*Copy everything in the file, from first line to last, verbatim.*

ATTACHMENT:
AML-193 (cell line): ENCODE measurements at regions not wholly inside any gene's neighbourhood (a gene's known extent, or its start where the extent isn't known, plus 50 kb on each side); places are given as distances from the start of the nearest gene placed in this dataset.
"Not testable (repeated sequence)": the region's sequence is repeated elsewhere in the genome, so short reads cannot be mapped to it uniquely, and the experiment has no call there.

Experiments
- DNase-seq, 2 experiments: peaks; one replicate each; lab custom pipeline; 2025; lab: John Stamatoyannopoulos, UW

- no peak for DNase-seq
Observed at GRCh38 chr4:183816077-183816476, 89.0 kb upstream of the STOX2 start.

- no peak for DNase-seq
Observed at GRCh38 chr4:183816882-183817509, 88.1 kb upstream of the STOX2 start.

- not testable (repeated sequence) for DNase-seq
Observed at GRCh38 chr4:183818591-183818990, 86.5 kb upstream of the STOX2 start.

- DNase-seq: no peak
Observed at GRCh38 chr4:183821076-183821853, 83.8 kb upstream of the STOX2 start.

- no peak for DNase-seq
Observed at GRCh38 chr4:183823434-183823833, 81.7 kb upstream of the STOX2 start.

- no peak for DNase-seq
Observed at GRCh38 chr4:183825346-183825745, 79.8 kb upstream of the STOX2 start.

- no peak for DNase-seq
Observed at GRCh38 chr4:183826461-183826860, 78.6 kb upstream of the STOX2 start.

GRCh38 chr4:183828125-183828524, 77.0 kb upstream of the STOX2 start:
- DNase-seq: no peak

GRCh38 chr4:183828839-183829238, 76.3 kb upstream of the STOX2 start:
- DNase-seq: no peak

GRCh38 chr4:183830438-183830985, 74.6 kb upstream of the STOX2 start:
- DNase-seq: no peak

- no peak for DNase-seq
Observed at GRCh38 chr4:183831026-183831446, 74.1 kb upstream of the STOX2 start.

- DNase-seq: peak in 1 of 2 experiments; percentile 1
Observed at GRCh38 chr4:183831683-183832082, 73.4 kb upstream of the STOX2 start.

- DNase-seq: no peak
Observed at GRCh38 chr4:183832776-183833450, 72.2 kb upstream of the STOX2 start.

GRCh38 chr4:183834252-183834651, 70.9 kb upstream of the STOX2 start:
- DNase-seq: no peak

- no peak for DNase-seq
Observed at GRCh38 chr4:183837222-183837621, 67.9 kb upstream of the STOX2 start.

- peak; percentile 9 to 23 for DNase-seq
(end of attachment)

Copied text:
AML-193 (cell line): ENCODE measurements at regions not wholly inside any gene's neighbourhood (a gene's known extent, or its start where the extent isn't known, plus 50 kb on each side); places are given as distances from the start of the nearest gene placed in this dataset.
"Not testable (repeated sequence)": the region's sequence is repeated elsewhere in the genome, so short reads cannot be mapped to it uniquely, and the experiment has no call there.

Experiments
- DNase-seq, 2 experiments: peaks; one replicate each; lab custom pipeline; 2025; lab: John Stamatoyannopoulos, UW

- no peak for DNase-seq
Observed at GRCh38 chr4:183816077-183816476, 89.0 kb upstream of the STOX2 start.

- no peak for DNase-seq
Observed at GRCh38 chr4:183816882-183817509, 88.1 kb upstream of the STOX2 start.

- not testable (repeated sequence) for DNase-seq
Observed at GRCh38 chr4:183818591-183818990, 86.5 kb upstream of the STOX2 start.

- DNase-seq: no peak
Observed at GRCh38 chr4:183821076-183821853, 83.8 kb upstream of the STOX2 start.

- no peak for DNase-seq
Observed at GRCh38 chr4:183823434-183823833, 81.7 kb upstream of the STOX2 start.

- no peak for DNase-seq
Observed at GRCh38 chr4:183825346-183825745, 79.8 kb upstream of the STOX2 start.

- no peak for DNase-seq
Observed at GRCh38 chr4:183826461-183826860, 78.6 kb upstream of the STOX2 start.

GRCh38 chr4:183828125-183828524, 77.0 kb upstream of the STOX2 start:
- DNase-seq: no peak

GRCh38 chr4:183828839-183829238, 76.3 kb upstream of the STOX2 start:
- DNase-seq: no peak

GRCh38 chr4:183830438-183830985, 74.6 kb upstream of the STOX2 start:
- DNase-seq: no peak

- no peak for DNase-seq
Observed at GRCh38 chr4:183831026-183831446, 74.1 kb upstream of the STOX2 start.

- DNase-seq: peak in 1 of 2 experiments; percentile 1
Observed at GRCh38 chr4:183831683-183832082, 73.4 kb upstream of the STOX2 start.

- DNase-seq: no peak
Observed at GRCh38 chr4:183832776-183833450, 72.2 kb upstream of the STOX2 start.

GRCh38 chr4:183834252-183834651, 70.9 kb upstream of the STOX2 start:
- DNase-seq: no peak

- no peak for DNase-seq
Observed at GRCh38 chr4:183837222-183837621, 67.9 kb upstream of the STOX2 start.

- peak; percentile 9 to 23 for DNase-seq